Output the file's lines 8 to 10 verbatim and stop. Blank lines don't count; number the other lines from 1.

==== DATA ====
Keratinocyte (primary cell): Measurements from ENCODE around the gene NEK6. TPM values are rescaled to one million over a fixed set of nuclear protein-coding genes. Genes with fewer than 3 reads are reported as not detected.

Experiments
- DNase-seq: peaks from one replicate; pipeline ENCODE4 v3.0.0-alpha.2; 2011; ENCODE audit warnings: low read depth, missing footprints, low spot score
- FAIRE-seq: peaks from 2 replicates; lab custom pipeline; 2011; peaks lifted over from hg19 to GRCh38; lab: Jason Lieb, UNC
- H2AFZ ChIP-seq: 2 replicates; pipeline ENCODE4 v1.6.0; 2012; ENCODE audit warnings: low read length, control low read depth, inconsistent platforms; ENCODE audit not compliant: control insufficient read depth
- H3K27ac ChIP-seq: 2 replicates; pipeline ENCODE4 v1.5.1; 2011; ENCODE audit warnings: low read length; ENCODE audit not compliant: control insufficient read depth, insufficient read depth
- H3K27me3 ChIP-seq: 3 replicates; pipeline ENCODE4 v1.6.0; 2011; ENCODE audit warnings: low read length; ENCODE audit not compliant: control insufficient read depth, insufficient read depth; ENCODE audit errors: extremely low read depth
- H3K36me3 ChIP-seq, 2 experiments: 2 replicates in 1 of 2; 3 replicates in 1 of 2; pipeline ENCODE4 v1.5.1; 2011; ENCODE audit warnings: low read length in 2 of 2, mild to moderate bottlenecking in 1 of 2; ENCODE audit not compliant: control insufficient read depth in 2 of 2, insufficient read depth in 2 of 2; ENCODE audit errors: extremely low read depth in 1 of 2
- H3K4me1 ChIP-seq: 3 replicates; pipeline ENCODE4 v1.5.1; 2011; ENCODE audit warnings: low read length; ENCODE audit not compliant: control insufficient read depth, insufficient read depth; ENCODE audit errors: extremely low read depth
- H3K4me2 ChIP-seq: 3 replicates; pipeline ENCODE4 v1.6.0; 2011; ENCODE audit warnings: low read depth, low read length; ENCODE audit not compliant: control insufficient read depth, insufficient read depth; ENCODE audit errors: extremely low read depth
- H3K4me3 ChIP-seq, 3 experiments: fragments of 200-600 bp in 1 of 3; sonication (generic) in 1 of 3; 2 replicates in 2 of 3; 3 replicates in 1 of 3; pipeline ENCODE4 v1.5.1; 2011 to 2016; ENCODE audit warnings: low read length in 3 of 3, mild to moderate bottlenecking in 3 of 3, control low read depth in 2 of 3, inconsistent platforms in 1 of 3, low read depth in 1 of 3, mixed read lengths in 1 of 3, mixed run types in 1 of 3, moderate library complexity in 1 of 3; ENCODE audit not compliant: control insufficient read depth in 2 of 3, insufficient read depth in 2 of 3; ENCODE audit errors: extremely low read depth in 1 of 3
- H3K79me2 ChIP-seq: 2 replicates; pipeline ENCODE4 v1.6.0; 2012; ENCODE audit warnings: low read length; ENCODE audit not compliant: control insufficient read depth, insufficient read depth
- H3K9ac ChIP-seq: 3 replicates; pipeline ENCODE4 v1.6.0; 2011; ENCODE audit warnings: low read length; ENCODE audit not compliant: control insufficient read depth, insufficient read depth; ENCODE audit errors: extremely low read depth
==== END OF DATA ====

- H3K36me3 ChIP-seq, 2 experiments: 2 replicates in 1 of 2; 3 replicates in 1 of 2; pipeline ENCODE4 v1.5.1; 2011; ENCODE audit warnings: low read length in 2 of 2, mild to moderate bottlenecking in 1 of 2; ENCODE audit not compliant: control insufficient read depth in 2 of 2, insufficient read depth in 2 of 2; ENCODE audit errors: extremely low read depth in 1 of 2
- H3K4me1 ChIP-seq: 3 replicates; pipeline ENCODE4 v1.5.1; 2011; ENCODE audit warnings: low read length; ENCODE audit not compliant: control insufficient read depth, insufficient read depth; ENCODE audit errors: extremely low read depth
- H3K4me2 ChIP-seq: 3 replicates; pipeline ENCODE4 v1.6.0; 2011; ENCODE audit warnings: low read depth, low read length; ENCODE audit not compliant: control insufficient read depth, insufficient read depth; ENCODE audit errors: extremely low read depth